“I do not like green eggs and ham,” says Sam-I-am in the famous Dr Seuss title of the same name. To which Daniel responds: “Try them! Try them! And you may. Try them and you may I say”. Of course, Sam-I-am approves and praises the dish, going so far as to say he would eat them in a boat or with a goat.
One wonders how Sam, or anyone else for that matter, might respond to something a little more radical. Locust? Perhaps not, or at least, not yet.
Few of us could honestly say we rub our bellies with gastronomic glee at the prospect of consuming insects. We may know our nouvelle from our molecular, but not our entomophagy, the term for eating insects. Sustenance is both a subjective and wide-ranging topic. Plants don’t always taste good – you could eat dandelion greens until the cows came home – but they are not entirely unpalatable and contain many nutrients. By which measure insects are perceived as being edible but not to be enjoyed.
But that’s blinkered thinking. Many of us will never know how tasty certain insects can be, celebrated as they are in other cultures and geographical contexts; larvae in acacia roots in the Australian outback, for example.
Indeed, not only has mankind been indulging entomophagical treats since prehistoric times, but the UN Food and Agriculture Organisation estimates that more than 1,000 species of insects are consumed in 80 per cent of the world’s nations. Once discovered, the world of insects bears a striking portfolio of treasures, from rhinoceros beetles, scorpions and tarantulas to cicadas, grasshoppers, bamboo worms and crickets.
Crickets are the chicken of the insect kingdom and many smaller companies in the United States, such as Tiny Farms and Aspire, are producing cricket flour for use in snack bars and for baking cakes, and now pasta makers are getting in on the act.
This basic premise inspired the team at award-winning René Redzepi’s Noma restaurant and its dedicated Nordic Food Lab to investigate the palatable potential of the insect world. The result is On Eating Insects: Essays, Stories and Recipes, released on May 1 and published by Phaidon. The book’s authors are lab specialists Josh Evans, Roberto Flore and Michael Bom Frost.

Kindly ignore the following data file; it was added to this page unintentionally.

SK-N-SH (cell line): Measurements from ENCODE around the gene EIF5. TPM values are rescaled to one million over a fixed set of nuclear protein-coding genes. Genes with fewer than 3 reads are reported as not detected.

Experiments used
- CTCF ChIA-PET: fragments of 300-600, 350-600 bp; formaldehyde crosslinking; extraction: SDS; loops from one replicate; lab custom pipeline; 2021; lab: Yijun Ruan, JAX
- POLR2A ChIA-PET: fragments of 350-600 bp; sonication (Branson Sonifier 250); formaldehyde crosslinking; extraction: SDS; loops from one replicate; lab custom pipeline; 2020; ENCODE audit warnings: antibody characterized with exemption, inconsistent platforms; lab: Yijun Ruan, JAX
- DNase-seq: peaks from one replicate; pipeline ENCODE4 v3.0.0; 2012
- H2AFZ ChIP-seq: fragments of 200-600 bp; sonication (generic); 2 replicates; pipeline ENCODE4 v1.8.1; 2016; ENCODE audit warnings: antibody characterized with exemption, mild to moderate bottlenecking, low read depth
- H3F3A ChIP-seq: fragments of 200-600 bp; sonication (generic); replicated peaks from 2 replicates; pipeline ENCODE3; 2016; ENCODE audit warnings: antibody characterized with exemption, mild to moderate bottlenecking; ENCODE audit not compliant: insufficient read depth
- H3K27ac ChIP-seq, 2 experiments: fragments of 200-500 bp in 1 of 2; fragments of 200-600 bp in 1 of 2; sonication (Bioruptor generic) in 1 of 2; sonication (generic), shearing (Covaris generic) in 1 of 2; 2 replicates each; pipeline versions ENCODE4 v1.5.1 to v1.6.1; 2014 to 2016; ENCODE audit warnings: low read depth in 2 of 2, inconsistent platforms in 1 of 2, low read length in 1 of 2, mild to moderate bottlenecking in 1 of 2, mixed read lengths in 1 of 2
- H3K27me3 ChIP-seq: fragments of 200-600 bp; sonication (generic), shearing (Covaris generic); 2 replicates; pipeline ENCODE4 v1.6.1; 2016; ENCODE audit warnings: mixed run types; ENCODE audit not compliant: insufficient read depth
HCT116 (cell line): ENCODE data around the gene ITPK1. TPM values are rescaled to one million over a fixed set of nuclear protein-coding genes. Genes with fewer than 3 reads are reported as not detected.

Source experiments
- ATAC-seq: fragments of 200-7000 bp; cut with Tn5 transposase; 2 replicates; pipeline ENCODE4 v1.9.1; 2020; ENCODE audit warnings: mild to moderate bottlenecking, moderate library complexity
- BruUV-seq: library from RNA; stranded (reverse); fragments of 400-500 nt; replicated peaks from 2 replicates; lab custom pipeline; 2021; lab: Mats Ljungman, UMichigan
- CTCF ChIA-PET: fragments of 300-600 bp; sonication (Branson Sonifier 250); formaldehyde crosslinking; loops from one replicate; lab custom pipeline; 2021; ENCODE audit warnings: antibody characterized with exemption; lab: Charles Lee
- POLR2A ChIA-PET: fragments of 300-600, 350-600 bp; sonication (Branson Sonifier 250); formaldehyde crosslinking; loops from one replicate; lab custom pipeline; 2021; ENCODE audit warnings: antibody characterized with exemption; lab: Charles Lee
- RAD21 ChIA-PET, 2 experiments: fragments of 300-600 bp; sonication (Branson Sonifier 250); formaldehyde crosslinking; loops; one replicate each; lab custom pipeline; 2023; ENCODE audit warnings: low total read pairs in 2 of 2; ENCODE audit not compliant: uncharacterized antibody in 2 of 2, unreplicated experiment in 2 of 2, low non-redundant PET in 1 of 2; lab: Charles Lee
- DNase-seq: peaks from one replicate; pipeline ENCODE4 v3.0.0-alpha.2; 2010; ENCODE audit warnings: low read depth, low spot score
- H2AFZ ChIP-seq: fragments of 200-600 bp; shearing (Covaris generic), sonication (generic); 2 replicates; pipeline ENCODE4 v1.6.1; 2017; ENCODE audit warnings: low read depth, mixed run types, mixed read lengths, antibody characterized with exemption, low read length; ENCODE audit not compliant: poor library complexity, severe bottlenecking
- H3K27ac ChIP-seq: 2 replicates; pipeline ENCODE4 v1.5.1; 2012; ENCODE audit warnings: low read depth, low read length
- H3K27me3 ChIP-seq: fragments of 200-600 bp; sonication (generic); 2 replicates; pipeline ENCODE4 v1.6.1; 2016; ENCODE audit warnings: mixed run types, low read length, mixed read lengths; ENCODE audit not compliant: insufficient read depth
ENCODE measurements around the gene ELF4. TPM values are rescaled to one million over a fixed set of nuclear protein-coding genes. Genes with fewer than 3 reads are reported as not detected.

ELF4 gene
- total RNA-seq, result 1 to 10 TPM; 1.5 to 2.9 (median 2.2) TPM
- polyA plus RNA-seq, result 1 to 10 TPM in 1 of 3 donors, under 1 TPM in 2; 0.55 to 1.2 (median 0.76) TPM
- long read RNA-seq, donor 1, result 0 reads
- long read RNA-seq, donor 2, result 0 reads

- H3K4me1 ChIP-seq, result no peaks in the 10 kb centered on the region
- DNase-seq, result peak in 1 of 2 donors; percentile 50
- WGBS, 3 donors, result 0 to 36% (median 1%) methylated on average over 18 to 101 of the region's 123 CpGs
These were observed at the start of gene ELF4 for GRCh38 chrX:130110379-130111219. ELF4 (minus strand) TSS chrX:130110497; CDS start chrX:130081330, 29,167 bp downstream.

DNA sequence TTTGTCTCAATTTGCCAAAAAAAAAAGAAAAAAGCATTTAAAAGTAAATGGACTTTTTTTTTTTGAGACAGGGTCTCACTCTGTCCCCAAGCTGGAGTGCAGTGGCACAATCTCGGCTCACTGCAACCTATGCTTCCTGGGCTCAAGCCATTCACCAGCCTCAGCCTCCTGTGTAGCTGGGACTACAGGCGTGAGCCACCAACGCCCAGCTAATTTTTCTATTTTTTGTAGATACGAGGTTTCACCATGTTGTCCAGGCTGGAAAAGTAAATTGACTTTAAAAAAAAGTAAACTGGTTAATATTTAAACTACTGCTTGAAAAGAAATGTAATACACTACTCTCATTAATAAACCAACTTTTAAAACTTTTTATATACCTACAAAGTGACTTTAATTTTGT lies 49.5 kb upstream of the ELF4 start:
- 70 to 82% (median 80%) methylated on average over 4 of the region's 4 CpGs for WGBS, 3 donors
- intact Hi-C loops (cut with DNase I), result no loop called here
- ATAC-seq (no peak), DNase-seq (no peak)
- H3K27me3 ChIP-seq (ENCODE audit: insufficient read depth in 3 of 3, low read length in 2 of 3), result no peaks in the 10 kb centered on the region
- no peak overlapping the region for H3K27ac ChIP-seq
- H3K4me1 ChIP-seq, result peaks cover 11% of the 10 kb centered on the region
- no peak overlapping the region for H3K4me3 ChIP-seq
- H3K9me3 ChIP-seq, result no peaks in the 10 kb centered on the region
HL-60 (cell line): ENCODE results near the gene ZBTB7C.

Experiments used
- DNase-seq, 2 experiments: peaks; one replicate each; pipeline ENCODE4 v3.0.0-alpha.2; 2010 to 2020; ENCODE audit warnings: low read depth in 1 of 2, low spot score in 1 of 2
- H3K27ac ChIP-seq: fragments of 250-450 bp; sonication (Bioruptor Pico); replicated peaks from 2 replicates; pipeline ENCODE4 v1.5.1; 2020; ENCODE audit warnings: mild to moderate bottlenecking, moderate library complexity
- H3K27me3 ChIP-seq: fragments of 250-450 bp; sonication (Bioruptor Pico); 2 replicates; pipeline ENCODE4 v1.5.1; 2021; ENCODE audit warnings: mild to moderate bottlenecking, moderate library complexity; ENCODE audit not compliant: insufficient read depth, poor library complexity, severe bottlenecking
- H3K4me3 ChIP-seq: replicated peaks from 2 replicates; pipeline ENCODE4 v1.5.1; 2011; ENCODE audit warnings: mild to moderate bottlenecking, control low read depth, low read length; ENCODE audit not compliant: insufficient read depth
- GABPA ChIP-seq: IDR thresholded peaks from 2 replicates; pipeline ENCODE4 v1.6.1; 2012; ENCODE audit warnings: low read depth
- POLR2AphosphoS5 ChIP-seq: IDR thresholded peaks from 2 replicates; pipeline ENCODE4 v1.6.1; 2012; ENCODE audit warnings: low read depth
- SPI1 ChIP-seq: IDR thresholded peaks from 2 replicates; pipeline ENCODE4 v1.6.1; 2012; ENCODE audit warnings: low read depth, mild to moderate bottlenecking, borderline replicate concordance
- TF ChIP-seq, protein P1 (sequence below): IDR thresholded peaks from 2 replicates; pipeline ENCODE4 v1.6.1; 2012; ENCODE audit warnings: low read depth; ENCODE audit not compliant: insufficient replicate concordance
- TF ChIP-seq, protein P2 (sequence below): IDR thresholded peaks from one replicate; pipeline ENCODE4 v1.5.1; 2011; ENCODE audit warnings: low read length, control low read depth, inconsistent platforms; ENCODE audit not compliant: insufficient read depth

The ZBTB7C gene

It’s engaging fare too. The writers are less interested in insects being the salvation of humanity than they are in acknowledging culture and the work of our shared ancestors, which gives the book a highly enlightening and intimate tone. Note Flore’s words on the recipe for Smoked Lactuca, a type of wild lettuce. “I am proud of my Sardinian heritage. I know a lot about the dietary habits of the ancient Nuragic people of Sardinia,” he writes. “It is known for certain that hunting bees for honey during this era was a dangerous practice reserved only for men. The Nuragic people also collected wild herbs and evolved sophisticated gastronomic techniques such as smoking, baking and boiling. In areas of Sardinia, like Barbagia, and Gallura, the dish Latuca e Mele (Lettuce and Honey) is still part of the common heritage, even after 3,000 or so years.
“Ants, attracted by honey, faced their doom as they became trapped inside this sweet, sticky glue, so I can imagine how the people of this civilisation became used to consuming the honey, wax, bee larvae and ants in one mouthful. This dish is dedicated to Giovanni Fancello, for his tireless effort to shed light on the ancient history of food, especially that of Sardinia.”
It’s not just food the book features but libations too. Here’s Josh Evans on Anty Gin and Tonic. “This cocktail was developed by Ben and the team, as part of a menu for an event we did called Pestival at the Wellcome Collection in London in the spring of 2013. We designed our own Anty Gin in collaboration with The Cambridge Distillery, which in addition to the requisite juniper and a few supporting botanicals of wood avens (Geum urbanum), alexander seed (Smyrnium olusatrum) and stinging nettle (Urtica dioica), features red wood ants (Formica rufa) as the aromatic star. The result is a complex, well-balanced gin; the ants bring key citrus notes and, for me, a distinct tingling on the tongue, similar to the feeling a few minutes after eating a nasturtium seed.
“We coloured our G and T with a drop of carmine, which is derived from the scale insect cochineal, to begin the event festively and illustrate, with the first taste, already two different ways of using insects for their sensory properties that do not involve consuming one whole. Half-fill a tumbler or highball glass with ice cubes, then add the gin, carmine and tonic water. Stir lightly, decorate with dried whole cochineal, if using, and serve.”
That is something I would drink in a boat or with a goat.